Popular criticism aside, I would like to make commentary on Banksy’s documentary “Exit Through the Gift Shop.” I aim less to discuss my personal opinion, but to rather give insight on what I took from the piece as a story.
Simply put, the infamous, British street artist Banksy tells a story about
Thierry Guetta – a film-obsessed, French shopkeeper based in Los Angeles. It is this story, and the means by which is has been told through documentary, that I am most interested in. When we think about stories, we envision a beginning, middle, and end. We expect to be introduced to a character with a problem that leads to some climatic incident and ultimately concludes with some resolution. That is what we anticipate, therefore, that is what we must get. If you want to get really nitpicky, a good story typically consists of a theme, plot, setting, characters, an inciting incident, and a resolution. “Exit Through the Gift Shop” is a story. Not told quite as smoothly as a Disney fairytale, but a story nonetheless.
The theme of the piece was apparent in the first 60 seconds, opening with poor-quality home videos of various street artists adventuring through the city’s night, sirens blaring in the background. The blatantly contradictory choice of joyful introductory music was most memorable of all, setting a tone of rebellious bliss.
Maybe it’s that I’ve long been fascinated by the works of Banksy, or that I’m simply intrigued by the very idea of this mysterious character, but I was personally drawn in when first introduced to who we all as viewers can only hope is Banksy himself. You don’t know what to expect because you’ve never seen the guy. Only his art, only his mark. All that we know from this documentary is that Banksy is a hooded man clothed in black, with only the remnants of paint stains on his knees and a device obscuring his voice. It is simply intoxicating.
We are then introduced to the main character, Thierry Guetta, and quite the quirky guy at that. The story takes on a ride through Guetta’s experience filming major street artists, including Shepard Fairey, Invader, and Banksy himself. “It was like a big adventure every night […] I’m a ghost when I’m with them,” Guetta said in describing the rush of danger and fear. Let’s not forget street art isn’t exactly acceptable. It’s risky and often seen as untruly vandalism, and this story depicts it as a provacative rush. Frankly, I find that kind of cool.
Unlike other stories, I found that “Exit Through the Gift Shop” featured a few scenarios I would deem inciting incidents. One of which was when Guetta finally got to meet Banksy and convinced him to be filmed. The shooting of this component was highly dramatic, and not in a bad way. For, as we all know, Banksy is basically the impossible man – untouchable and unstoppable – and Guetta had the privilege to be graced with his presence. The pacing of Guetta’s knees and anxiety in his voice during interviews about his quest to reach Banksy depict how important this was to him. The reenactment of receiving a phone call from Shepard Fairey saying Banksy wished to meet him, was truly telling of Guetta’s character. His excitement came through in his interview describing his voracious drive to meet Banksy, which was paired with scenes of the sky racing by accompanied by the growl of a car. It’s a simple method, no doubt, but one that had me smiling.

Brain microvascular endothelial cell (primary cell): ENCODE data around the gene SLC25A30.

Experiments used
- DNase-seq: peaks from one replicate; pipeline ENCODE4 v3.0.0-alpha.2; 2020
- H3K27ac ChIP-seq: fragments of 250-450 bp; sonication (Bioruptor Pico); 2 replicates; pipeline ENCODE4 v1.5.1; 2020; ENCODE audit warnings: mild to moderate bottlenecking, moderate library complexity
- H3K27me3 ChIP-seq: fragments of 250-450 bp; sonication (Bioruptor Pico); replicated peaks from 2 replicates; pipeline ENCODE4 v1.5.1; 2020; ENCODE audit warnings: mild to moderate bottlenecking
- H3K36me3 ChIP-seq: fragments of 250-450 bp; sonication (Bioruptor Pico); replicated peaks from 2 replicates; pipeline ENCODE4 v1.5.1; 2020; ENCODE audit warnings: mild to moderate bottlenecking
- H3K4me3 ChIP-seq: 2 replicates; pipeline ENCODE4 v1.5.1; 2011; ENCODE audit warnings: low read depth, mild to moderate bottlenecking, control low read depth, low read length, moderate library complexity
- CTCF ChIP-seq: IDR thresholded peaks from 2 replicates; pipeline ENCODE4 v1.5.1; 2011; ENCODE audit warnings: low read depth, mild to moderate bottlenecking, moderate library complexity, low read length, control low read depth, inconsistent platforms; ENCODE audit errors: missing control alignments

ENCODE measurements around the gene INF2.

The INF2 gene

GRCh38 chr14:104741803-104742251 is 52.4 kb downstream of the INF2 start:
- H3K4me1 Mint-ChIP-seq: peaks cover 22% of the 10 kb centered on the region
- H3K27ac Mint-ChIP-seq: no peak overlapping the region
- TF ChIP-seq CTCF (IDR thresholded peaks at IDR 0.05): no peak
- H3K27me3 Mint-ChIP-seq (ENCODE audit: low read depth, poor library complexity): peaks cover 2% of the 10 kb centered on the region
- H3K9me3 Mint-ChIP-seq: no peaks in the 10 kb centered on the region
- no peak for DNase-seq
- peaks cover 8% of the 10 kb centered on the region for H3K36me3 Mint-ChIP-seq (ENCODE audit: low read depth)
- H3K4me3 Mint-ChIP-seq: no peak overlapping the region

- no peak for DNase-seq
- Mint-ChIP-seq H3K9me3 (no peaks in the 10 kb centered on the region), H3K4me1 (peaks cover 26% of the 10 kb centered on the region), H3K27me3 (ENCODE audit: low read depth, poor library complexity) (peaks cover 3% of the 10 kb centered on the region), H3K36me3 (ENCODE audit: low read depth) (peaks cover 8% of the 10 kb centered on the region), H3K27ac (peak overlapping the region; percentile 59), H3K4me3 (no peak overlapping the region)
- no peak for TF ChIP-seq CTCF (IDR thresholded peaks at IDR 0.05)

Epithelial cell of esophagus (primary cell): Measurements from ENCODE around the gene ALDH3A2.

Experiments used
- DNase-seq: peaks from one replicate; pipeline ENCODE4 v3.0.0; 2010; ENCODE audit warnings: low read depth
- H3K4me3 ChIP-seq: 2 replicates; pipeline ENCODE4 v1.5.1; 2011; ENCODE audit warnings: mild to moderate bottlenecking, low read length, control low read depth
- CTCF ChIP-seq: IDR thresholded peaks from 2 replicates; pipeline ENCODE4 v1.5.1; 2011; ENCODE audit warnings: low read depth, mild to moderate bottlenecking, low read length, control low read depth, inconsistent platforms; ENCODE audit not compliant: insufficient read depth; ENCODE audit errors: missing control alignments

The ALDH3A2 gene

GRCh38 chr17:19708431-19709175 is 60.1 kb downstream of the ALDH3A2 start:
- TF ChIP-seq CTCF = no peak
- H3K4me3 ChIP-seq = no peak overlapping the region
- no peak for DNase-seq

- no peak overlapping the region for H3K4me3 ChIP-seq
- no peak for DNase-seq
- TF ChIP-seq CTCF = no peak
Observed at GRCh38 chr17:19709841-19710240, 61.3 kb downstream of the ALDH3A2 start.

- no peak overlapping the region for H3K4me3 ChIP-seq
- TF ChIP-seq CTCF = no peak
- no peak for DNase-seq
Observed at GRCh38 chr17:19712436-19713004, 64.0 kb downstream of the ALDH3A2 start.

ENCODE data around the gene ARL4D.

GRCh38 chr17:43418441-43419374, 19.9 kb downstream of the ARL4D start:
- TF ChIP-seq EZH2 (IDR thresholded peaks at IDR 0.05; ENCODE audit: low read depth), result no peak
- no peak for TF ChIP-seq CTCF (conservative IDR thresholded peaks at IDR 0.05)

Then there was the twist in the plot that began with Banksy encouraging Guetta to make a documentary with his piles of unused films. Long story short, it sucked. “I’m playing chess. I don’t know how to play chess, but life is a chess game for me,” Guetta explained in response to the making of his documentary. By taking a little piece here and there, like reaching into a hat full of numbers, Guetta finished “Life Remote Control.” Quickly realizing Guetta was far from a decent filmmaker, Banksy described it as 90 minutes of unwatchable material and suggested he set down the camera and take part in street art instead for a while. Guetta was now the subject of the film, and BOY did this twist surprise me. It almost frustrated me that someone who was not previously a street artist had the power to come out on top by hiring talented individuals to basically make his ideas tangible. I am not sure if Guetta, AKA Mr. Brainwash, did any of his own work at all, but I rest my opinion.
Well actually, I don’t rest my opinion. I think the frustration and annoyance I felt from this twist in the plot is exactly what was intended. There was something “off” about the way Banksy, Shepard, and other street artists spoke about Mr. Brainwash’s “accomplishments,” if you can call them that. I expected them to irritated. I expected Banksy to be furious that he blatantly used his quote for publicity. I expected someone, anyone, to speak out and to feel as passionately annoyed as I, but I got nothing. There was definitely a sense of “what the heck is going on, who is this guy” but generally nothing more than that. It was strange and it left me wanting more.
To save you and myself an endless rant, my final comment on “Exit Through the Gift Shop” is this: All in all, Banksy did a wonderful job telling the story of a film-obsessed man transformed into a street artist practically over night. He also did a beautiful job of simultaneously depicting the secret, risky nature of street art and the level of passion it takes to pursue an artistic career such as this. I was drawn in on many levels from the abrupt nature of the plot twist, to the dramatic reenactments, to the street video footage. I think a number of individuals’ stories were told in this piece.